• Dodgers president of baseball operations Andrew Friedman told reporters (including Bill Plunkett of the Orange County Register) that he likes the team’s internal options as replacements for the injured Kenley Jansen.  This said, the Dodgers are “open-minded” about free agent additions, Friedman said.  L.A. is known to be looking at acquiring bullpen help, and are reportedly interested in Joba Chamberlain.
  • Zack Greinke will, unsurprisingly, wait until the end of the season before deciding whether to exercise the opt-out clause in his Dodgers contract, the righty told reporters (including MLB.com’s Ken Gurnick).  Greinke reiterated that he enjoys pitching for the Dodgers and said he’s open to discussing a new contract with the team.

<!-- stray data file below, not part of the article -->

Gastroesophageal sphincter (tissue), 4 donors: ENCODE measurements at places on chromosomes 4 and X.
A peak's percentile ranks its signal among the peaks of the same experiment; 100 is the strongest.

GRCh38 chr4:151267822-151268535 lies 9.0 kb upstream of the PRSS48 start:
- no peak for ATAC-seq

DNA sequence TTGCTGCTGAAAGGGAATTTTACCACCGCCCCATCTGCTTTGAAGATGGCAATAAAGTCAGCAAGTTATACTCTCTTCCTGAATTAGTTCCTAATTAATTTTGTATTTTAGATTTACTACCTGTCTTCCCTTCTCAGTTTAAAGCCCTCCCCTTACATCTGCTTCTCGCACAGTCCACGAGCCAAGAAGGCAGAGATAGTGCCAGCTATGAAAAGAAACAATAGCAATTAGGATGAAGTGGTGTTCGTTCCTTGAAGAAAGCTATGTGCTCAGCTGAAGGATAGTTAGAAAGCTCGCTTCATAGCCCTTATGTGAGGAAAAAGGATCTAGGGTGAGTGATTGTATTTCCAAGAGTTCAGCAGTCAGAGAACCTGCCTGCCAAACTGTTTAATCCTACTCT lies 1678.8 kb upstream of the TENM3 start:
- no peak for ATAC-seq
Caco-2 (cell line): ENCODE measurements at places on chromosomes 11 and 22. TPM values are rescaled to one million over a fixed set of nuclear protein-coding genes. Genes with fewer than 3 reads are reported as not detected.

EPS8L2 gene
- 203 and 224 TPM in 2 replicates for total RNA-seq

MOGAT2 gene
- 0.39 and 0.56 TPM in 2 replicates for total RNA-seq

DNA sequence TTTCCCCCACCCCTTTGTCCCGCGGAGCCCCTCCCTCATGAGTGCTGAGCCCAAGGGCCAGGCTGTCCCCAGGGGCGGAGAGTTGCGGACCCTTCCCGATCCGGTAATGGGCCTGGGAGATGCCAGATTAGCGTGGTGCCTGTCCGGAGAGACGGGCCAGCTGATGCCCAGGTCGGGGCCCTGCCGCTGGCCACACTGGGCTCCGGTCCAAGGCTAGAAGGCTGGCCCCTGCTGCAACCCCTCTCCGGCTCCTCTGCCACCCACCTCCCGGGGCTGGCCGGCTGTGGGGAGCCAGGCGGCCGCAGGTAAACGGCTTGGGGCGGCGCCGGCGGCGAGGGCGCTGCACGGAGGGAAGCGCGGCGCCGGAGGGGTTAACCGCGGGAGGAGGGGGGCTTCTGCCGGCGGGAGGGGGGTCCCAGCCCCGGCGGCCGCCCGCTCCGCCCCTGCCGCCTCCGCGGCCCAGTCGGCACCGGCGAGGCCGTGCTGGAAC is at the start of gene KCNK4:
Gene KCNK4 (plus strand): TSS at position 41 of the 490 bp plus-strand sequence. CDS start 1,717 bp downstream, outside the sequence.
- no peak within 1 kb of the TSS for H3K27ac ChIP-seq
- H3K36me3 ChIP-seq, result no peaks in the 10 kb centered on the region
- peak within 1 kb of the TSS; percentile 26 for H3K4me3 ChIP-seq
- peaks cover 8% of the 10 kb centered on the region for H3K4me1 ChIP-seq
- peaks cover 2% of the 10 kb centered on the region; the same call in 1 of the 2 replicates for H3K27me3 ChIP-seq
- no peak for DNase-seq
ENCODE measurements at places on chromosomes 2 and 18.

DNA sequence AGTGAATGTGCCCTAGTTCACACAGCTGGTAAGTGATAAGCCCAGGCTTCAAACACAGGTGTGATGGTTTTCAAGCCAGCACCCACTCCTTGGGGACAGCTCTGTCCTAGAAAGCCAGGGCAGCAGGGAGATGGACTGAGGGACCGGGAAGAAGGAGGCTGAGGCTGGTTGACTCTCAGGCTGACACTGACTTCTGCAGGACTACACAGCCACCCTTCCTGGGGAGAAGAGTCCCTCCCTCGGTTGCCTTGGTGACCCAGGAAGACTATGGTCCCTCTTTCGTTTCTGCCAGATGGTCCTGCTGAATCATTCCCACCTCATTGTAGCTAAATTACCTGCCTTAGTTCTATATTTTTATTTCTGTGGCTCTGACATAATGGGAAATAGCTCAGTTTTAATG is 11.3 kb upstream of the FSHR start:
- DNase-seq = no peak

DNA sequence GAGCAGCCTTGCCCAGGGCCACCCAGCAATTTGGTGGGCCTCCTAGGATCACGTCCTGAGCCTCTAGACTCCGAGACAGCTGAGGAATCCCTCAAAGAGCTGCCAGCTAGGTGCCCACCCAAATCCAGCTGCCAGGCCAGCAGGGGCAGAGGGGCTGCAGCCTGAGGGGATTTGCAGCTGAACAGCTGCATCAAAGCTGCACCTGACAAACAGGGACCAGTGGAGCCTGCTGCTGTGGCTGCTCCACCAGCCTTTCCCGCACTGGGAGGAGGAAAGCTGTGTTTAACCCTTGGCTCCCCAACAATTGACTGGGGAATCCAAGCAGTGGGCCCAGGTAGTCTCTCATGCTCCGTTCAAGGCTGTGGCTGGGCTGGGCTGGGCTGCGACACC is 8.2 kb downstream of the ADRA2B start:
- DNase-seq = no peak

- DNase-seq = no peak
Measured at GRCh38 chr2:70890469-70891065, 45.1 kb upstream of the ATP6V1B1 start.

• The opt-out clause, Greinke said, is “all to your benefit. If things are going good, you can use it for more power. There’s no negative to it.”  He also made some telling remarks about why he wanted the clause in the first place, seemingly based on regrets over his first multi-year contract when he pitched for the Royals.  “I know you can’t really trust the front office and what they tell you. Guys have signed long deals and get traded the next year. It happens all the time,” Greinke said.  “Teams do what’s best for them and you can’t fault them, but you can’t trust them to do what’s best for you. Their job is to do what’s best for the team.”
  • Signing Rafael Soriano or Francisco Rodriguez to bolster the bullpen will be costly, though Steve Dilbeck of the L.A Times opines that the Dodgers shouldn’t shy away from using their financial resources now when a proven closer could help the team win a championship.